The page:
That night, for the first time in many years at least, the old riverboat captain was in the church and while the pastor preached the woman prayed, not for the salvation of her husband, rather she was thanking God for it, for she seemed to know it would happen that night.
And of course, when the invitation was given, this old foul-mouthed captain came to give his heart to the Lord, and he became one of the most dependable and faithful workers in that church.

How about you? Do you believe it? REALLY believe it? You should!

Devotional 03/24/2018

by Terry Trainor on 03/24/18

A certain Duke of Milan was so hated for his unbearable cruelty that everybody prayed day and night for something bad to happen to him. Someone noticed that every day at sunrise a decrepit old woman entered a church and prayed to God that he give the Duke health and long life. The Duke, hearing about this and knowing very well that he did not deserve that for his virtue, sent for the old woman and asked her why she prayed to God for him every day.
"I admit," she said, "that I have done this until now for good reasons. This is because when I was a young girl the Milanese had a very cruel lord, and I wished that he should fall from power and die. After he died he was succeeded by another who was no better than he, wherefore I believed once more that it would be to our great advantage if he were killed.
"Now you are our third lord, and you are more wicked and cruel than the first two. I fear, therefore, that after your death you will be succeeded by someone worse than you are; and so I never stop praying God to let you live for a long time." The tyrant was too ashamed to punish the elderly woman for her outspoken words.

I have had people in my life that did their best to do me ill. I had a very hard time forgiving these people, because the natural human tendency is to dream of getting EVEN with them! But I have now, finally, been able to forgive them, although I cannot yet forget.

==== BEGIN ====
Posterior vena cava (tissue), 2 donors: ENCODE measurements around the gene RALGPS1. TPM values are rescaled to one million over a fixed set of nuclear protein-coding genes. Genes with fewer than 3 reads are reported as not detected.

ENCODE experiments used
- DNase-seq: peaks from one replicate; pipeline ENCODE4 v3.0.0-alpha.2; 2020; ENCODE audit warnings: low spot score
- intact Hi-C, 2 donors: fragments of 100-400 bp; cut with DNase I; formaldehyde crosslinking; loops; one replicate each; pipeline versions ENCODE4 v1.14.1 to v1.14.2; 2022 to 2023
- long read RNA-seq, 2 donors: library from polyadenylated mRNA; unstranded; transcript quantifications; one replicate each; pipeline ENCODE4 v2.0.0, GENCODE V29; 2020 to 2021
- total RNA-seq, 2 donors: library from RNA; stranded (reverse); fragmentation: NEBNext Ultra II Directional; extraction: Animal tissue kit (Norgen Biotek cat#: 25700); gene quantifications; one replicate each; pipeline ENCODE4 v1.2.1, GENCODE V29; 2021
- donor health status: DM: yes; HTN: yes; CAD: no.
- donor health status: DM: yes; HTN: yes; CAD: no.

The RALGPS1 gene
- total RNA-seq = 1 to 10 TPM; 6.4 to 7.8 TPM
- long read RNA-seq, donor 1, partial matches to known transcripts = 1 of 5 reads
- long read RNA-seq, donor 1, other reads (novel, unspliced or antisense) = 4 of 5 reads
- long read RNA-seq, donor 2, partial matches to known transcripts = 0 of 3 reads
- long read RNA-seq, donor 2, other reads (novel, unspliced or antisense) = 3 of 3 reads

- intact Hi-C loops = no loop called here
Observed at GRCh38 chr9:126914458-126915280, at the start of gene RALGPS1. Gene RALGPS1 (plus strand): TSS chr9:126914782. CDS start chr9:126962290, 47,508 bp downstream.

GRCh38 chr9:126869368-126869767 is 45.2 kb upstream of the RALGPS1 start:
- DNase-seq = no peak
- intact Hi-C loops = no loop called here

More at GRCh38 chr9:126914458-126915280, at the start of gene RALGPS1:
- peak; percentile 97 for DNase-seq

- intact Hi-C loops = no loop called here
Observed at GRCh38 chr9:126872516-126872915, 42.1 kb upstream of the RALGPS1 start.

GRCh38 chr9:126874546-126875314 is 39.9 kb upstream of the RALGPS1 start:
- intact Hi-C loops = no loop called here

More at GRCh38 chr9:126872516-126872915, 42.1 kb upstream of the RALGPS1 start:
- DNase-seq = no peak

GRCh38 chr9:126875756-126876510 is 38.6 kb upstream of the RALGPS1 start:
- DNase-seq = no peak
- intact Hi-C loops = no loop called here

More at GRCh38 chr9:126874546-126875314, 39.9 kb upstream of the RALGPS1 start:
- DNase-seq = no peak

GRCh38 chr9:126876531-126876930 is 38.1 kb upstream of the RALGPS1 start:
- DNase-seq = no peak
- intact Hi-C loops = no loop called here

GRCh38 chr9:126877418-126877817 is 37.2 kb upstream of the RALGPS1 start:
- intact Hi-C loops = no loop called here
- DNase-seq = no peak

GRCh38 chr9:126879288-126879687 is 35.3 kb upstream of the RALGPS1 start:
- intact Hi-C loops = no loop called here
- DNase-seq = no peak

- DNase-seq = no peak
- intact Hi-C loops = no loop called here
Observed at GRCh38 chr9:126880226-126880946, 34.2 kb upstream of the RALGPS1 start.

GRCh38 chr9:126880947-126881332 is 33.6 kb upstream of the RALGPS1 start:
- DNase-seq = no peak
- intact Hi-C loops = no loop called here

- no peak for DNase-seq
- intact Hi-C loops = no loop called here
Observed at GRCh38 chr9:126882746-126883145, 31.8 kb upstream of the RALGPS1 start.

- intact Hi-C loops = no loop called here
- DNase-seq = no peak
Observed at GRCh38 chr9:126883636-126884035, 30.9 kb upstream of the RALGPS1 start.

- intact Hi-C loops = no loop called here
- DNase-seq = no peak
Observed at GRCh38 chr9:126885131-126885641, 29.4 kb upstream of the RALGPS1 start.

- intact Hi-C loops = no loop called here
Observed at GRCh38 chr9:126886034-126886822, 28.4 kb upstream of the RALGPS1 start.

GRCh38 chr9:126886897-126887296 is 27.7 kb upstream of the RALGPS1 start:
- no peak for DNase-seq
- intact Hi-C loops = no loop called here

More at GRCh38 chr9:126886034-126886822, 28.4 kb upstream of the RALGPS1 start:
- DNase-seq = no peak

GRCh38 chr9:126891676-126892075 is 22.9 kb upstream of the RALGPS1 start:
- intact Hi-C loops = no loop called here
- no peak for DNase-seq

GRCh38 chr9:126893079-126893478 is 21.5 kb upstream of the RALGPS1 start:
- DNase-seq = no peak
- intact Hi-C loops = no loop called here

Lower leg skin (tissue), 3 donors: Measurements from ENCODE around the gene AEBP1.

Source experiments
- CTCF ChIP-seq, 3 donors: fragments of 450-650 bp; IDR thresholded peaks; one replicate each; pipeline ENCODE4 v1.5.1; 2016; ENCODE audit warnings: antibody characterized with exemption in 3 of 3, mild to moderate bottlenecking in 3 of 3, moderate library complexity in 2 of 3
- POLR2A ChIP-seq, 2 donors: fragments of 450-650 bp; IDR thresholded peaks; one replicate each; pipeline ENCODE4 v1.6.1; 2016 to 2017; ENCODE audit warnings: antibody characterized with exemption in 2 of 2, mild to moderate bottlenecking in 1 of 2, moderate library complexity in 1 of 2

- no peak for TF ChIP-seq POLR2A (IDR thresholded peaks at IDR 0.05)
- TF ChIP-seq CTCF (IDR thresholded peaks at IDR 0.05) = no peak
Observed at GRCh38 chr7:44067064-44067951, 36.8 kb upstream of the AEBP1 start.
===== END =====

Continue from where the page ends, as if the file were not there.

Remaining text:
Sgt. LaFredo, as the worst of the bunch, I forgive you for the great efforts you expended to destroy my life while I was in the Air Force. I forgive you for telling blatant lies about me in my permanent military record. I spent years overcoming those, and finally succeeded. I then spent more years overcoming my hatred of you because of them. I repent of the desire to run over you with my car. I repent of the desire to beat you senseless while laughing maniacally. I repent of the desire to put you through all the same type of trouble which you have put me through. In fact, I sincerely hope that you have found the Lord. You do, after all, need him more than any individual I have ever met in my rather long and interesting life.

Hmm. On reading that, it sounds like I have NOT forgiven him.

Oh well, I am a lot closer to it than I used to be.

Devotional 03/23/2018

by Terry Trainor on 03/23/18

Leslie Stokes, an English Baptist minister, once told the following parable:

Once upon a time there was a tree. It was a lovely-looking tree, shapely, strong, and stately. But appearances are not always to be trusted, and they were not in this case. For the tree knew inwardly that its massive strength was beginning to wane. When the wind was strong it had felt itself shaking ominously, and heard suspicious creaks. So, wisely, it took itself in hand. With much effort it grew another branch or two, and then looked stronger and safer than ever. But when the next gale blew, there was a terrific snapping of roots and, but for the support of a friendly neighbor, it would have been flat on the ground.
When the tree had recovered from the shock, it looked at its neighbor curiously. "Tell me," it asked, "how is it that you have not only stood your ground, but are even able to help me, too?"
"Oh," replied the neighbor, "that's easy. When you were busy growing new branches, I was strengthening my roots."

This story has at least two applications for the Christian. First, on a personal level, it can apply to the Christian that is interested in all the peripheral issues, and ignores his own spiritual condition. He is interested in wearing the proper clothes to the proper church, and arriving driving the proper car, sitting next to the proper people, but has no idea what God’s will is for his life, because he has never sought to find it.
On a larger scale, it applies to the church that is very involved in youth activities, has many programs for adults, has a lot of social interaction between members, is always involved in church dinners, ice cream socials, pancake suppers, and Bingo night activities, but has yet to have a single member knock on the door of the people living right beside the church to find out if they have a church home or not. It has been ten years since it had a good old fashioned Salvation message preached from its pulpit, and half of the membership has never heard one. It is politically correct and socially correct, but spiritually dead.